Myrath - Shehili

Myrath Shehili cover
Myrath the undisputed princes of the desert lands and all things eastern when it comes to metal, return once again with “Shehili”, the mad wind, filling their sails. Dismissed by a few as kebab metal (?!?), but embraced by way more as the harbingers of change in the rather stagnant modern metal scene, Myrath offer their unique mix of metal that sounds like an eclectic mix of Conception, Kamelot and Symphony X, with a more than generous dose of eastern musical elements, making the result quite unique, but familiar enough at the same time.
I remember that around January of last year I was discussing this album with their keyboard player Elyes and he mentioned that it would feel like a more intricate “Legacy”, maybe a bit more polished in places, even a bit radio friendly here or there, but not substantially different…
But let’s check out the album in its entirety….
“Asl” is an intro, with lyrics in Arabic that unfortunately are not translated on the booklet as on some previous editions, but overall acts as a tension builder for the true opener “Born to Survive”, which begins with some pretty wild vocal improvs and continues with a massively heavy riff that feels like a thousand boulders landing at once with quite a thumb. This song about perseverance is typical Myrath fare, but really comes together when the chorus comes around.
“You’ve Lost Yourself” begins with some tuberlek percussion and quickly escalates with massive drums and riff, like its predecessor and grooves wildly like a twisted eastern cousin of Kamelot (in their 10’s output) with a short but heavy solo, allowing the song to mix up things a bit. It’s all about betrayal and losing faith in others.
“Dance” is the equivalent of “Believer”. The lead of single, heavy on the string front and everything else really, with a very elaborate and beautiful solo, but always remaining as radio friendly, as a rock song could be. It’s an interesting tune about a Syrian dancer who’s threatened into stopping dancing as it’s considered “scandalous” and “improper” by zealots, but chooses to continue dancing even among the ruins and the graves. Its message is one of hope, even through struggle and that is just great.
“Wicked Dice” is more dramatic, and rhythmical not a million miles away from “Endure the Silence”, but not too similar either, just think that it creates a similar mode, even if it’s way heavier and groovier than that song.
Talking about groove, “Monster in My Closet” begins with a huge sweeping one… and this is probably the album where Myrath has totally conquered and mastered how to mix super bass heavy parts without marring the mix, not that they ever had bad production, far from it, but this is them at their most polished, discernible and unconditionally heavy! Ohh, how I wish “Tales...” had this production; lyrically I think it must be about vampyrism? If not, it’s about deep and overbearing desires that have a similar effect, but I think there’s an allusion to it being blood-lust.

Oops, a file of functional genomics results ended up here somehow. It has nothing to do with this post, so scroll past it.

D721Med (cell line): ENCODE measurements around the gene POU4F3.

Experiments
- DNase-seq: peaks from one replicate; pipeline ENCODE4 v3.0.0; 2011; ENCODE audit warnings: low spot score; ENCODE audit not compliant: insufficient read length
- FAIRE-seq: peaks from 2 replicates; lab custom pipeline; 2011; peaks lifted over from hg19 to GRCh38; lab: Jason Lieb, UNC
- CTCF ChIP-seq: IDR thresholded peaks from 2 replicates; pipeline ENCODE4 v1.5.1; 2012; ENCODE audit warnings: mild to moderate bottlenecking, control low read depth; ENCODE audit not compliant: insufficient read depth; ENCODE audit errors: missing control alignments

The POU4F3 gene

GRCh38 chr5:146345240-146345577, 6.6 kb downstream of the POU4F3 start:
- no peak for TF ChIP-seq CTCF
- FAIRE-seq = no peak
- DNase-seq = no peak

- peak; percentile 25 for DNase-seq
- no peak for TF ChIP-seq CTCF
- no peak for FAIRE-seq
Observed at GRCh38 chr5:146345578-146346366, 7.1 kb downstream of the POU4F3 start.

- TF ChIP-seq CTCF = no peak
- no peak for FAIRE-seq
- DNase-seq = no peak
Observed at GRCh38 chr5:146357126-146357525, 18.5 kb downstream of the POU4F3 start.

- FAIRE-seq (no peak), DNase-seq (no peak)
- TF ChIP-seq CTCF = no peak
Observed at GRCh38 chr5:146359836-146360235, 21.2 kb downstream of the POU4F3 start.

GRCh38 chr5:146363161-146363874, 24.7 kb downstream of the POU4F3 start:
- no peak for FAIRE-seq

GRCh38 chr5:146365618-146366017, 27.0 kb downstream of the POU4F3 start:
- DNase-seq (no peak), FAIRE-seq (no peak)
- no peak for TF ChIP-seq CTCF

“Lili Twil” is a daring experiment, as the band covers this popular Younès Mégri megri song, about feeling homesick (it roughly translates to “My Night is Long”), while adding an extra verse in English that tries to lessen that sentiment. It’s as melodic, but way heavier than the original and it’s definitely interesting. Fun fact, it was sampled by German disco kings Boney M on “Children of Paradise”.
I found “No Holding Back” a little odd, when it released on its own as a single/video clip. It’s got this rather impressive sweep of orchestration that’s very cinematic (someone keep Luca Turilli at a safe distance of barely functioning projectors please – inside joke) and is a lovely song overall, but it makes a lot more sense in the flow of the album, than it does on its own, as it’s grandiose style is somewhat toned down.
“Stardust” initially sounds timid and melodic, but as it doubles down on its chorus; it goes into almost Broadway-like territory, a very dramatic and impressive chorus that recalls some of the best efforts by some of the biggest prog bands in existence.
“Mersal” begins with some rather impressive orchestration and is a quite remarkable duet between Lotfi Bouchnak (a highly regarded classic tenor, probably the most celebrated in the Arab/Middle Eastern and North African territories) and obviously Myrath’s own Zaher Zorgati. Think “Nobody Lives”… but proggier and that beautiful clarinet solo, it features might be a wager, but the band really wins by its inclusion.
“Darkness Arise” could have been the most, should one say, straightforward – if such a thing exists in Myrath’s universe – metal song of the album, until the band decides to throw in the kitchen sink an organ and whatever else seemed like a good idea at the time. They still not manage to screw the song up, but it becomes a little bit unnecessarily complicated… but not to the point that it becomes a deal breaker…
Last but not least, “Shehili” is another song about feeling homesick, where a traveler pleads that the wind will guide him towards home, without him losing his way. It’s really lyrical and it especially shines during the chorus…
With “Shehili”, Myrath manages to pretty much equal “Legacy”, which is the album that broke them to a much larger audience, than their previous three ever did. This is the album where they have really managed to perfect their sound and graduate their style to its highest form to this point. It’s nearly damn perfect! My only valid concern is that this might be difficult to best, without aping the style and becoming a little imprisoned by what they have created, very much like Kamelot. But until the next album comes around, brothers and sisters lets headband and (belly) dance (not at the same time, hopefully) without a care in the world if someone’s looking!